Category Archives: Ethics & Professionalism

NY CLE: Ethics and Professionalism

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“Experienced” New York attorneys must complete a minimum of 24 New York CLE credit hours each two-year NY CLE reporting cycle.[1]  At least 4 of these NY CLE credit hours must be in the Ethics and Professionalism category and the remaining credit hours may be in any category of credit – Areas of Professional Practice, Skills or Law Practice Management.

NY CLE Ethics & Professionalism may include:[2]

  • The norms relating to lawyers’ professional obligations to clients
  • The norms relating to lawyers’ professional relations with prospective clients
  • The sources of lawyers’ professional obligation
  • Recognition and resolution of ethical dilemmas
  • Substance abuse control
  • Professional values

In New York, Ethics and Professionalism is a broad category and encompasses many different CLE topics – from professional values to substance abuse control. All 4 required New York Ethics & Professionalism credit hours may be completed through online and downloadable CLE courses. For more information about CLE in New York please click the following link: NY CLE.

[1] Experienced attorneys have been admitted to the New York Bar for more than 2 years.

[2] New York MCLE Rule §1500.2 Definitions

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CLE on Bankruptcy, Money Laundering & Terrorism

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Spearheaded by the Financial Action Task Force (FATF), leaders and governments have sought to monitor and suppress money laundering and terrorism financing around the globe. This became even more pressing here at home after the 9/11 terror attacks. Due to our legal system and the use of anonymous entities like LLCs, the United States is an easy place to hide money and terrorists have begun using our financial and legal systems to launder dirty money and clandestinely move it around the world to finance terrorist and other illegal operations. Unfortunately for attorneys, there is a very fine line between assisting clients and crossing into criminal activity.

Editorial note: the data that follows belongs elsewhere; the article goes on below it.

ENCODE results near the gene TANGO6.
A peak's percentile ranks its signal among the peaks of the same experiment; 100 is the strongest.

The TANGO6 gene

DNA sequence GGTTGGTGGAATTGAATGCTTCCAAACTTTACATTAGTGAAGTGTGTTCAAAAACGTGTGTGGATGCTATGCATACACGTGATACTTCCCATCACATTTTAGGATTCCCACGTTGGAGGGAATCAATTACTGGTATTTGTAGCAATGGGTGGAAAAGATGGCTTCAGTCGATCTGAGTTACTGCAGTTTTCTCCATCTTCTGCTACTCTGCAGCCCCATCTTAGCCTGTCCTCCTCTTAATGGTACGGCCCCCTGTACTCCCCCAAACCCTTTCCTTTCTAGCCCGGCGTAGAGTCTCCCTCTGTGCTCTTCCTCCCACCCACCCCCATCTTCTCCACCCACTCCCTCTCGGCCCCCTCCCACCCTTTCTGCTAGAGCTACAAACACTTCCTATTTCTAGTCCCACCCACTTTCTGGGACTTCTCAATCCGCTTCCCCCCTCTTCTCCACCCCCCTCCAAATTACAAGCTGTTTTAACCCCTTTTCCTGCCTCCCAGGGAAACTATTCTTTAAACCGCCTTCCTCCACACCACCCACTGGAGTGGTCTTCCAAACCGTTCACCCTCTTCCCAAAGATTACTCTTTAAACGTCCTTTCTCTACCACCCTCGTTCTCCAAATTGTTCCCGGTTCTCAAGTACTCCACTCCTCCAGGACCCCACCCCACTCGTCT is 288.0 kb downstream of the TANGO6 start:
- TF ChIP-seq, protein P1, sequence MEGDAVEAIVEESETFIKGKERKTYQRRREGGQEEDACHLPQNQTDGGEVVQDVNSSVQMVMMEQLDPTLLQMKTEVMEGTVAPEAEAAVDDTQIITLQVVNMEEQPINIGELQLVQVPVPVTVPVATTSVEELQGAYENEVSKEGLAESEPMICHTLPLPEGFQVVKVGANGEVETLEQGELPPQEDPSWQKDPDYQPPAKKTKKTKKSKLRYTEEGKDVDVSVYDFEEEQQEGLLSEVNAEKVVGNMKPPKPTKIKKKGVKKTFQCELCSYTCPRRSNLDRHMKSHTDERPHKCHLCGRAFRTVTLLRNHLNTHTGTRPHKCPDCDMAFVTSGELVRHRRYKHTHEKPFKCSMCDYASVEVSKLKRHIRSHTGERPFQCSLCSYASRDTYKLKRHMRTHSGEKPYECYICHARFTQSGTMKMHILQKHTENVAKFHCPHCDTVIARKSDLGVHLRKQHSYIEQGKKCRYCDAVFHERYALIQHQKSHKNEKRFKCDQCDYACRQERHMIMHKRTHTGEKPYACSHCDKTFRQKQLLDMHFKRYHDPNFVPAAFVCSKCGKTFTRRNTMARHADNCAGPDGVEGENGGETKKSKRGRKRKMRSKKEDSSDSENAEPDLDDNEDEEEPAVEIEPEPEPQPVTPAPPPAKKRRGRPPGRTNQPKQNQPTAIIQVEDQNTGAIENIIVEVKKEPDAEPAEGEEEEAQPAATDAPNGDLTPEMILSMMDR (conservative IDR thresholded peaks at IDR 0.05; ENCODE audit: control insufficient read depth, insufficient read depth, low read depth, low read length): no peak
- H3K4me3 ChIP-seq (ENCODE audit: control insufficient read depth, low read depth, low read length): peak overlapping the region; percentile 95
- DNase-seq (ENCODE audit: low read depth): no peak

Dirty money gets produced by organized crime and other criminals though drug trafficking, prostitution, tax evasion, corruption, financial crime and many other sources.

Peter W. Bowie, the former Chief Judge of the U.S. Bankruptcy Court for the Southern District of California, has seen these matters develop first hand from his view from the bench. In this CLE course, Judge Bowie explores the evolving link between bankruptcy, money laundering & terrorist financing and the attorney’s duty to investigate. The main topics addressed by Judge Bowie include money laundering around the globe, the use of anonymous entities to hide money and the attorneys increased duty to investigate. To access this course please click here: Bankruptcy, Money Laundering and Terrorist Financing.

Additional topics presented in this CLE course:

  • The Financial Action Task Force (FATF) on Money Laundering’s 40 recommendations
  • The 2002 ABA Task Force
  • ABA Formal Opinion 463
  • Risk based client due diligence
  • How individuals hide money from creditors
  • The anonymous purchase of numerous high end American properties
    The 2016 GlobalWitness.org report
  • The Panama Papers
  • Confidentiality
  • Attorney-client privilege
  • Rule 11
  • Recent case law regarding attorney investigations

Peter W. Bowie, former Chief Judge of the U.S. Bankruptcy Court for the Southern District of California, spent 27 years on the bench. He leverages his vast experience in the courtroom to conduct mediation settlement conferences and contribute to the firm’s mediation practice. A skilled mediator, Judge Bowie has successfully resolved several vigorously contested, large fee application disputes, and other important cases. Before joining the bench, he served in the U.S. Attorney’s Office for the Southern District of California for 14 years, the last six as Chief Assistant U.S. Attorney, overseeing operations of the criminal and civil divisions. Earlier in his career, he served as a trial attorney in the U.S. Department of Justice, where he was hired through the Department’s prestigious Honors Program.

This CLE course is offered in the following states:

  • Alaska (AK)
  • Arizona (AZ)
  • California (CA)
  • Connecticut (CT)
  • District of Columbia (DC)
  • Illinois (IL)
  • Maryland (MD)
  • Massachusetts (MA)
  • Michigan (MI)
  • Missouri (MO)
  • New Hampshire (NH)
  • New Jersey (NJ)
  • New York (NY)
  • North Dakota (ND)
  • Pennsylvania (PA)
  • South Dakota (SD)

Attorney Credits offers CLE for attorneys in California and around the country. For more information about CLE in California please click the following link: CA CLE.

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CLE Course on Attorney Workplace Investigations

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A thorough, effective and ethical internal investigation of an employee workplace complaint can help a company to avoid costly and protracted litigation, and form the foundation for a successful defense in the event that a lawsuit is eventually filed. Unfortunately, missteps are common in internal investigations and these mistakes can expose an employer to costly liability.

Workplace Investigations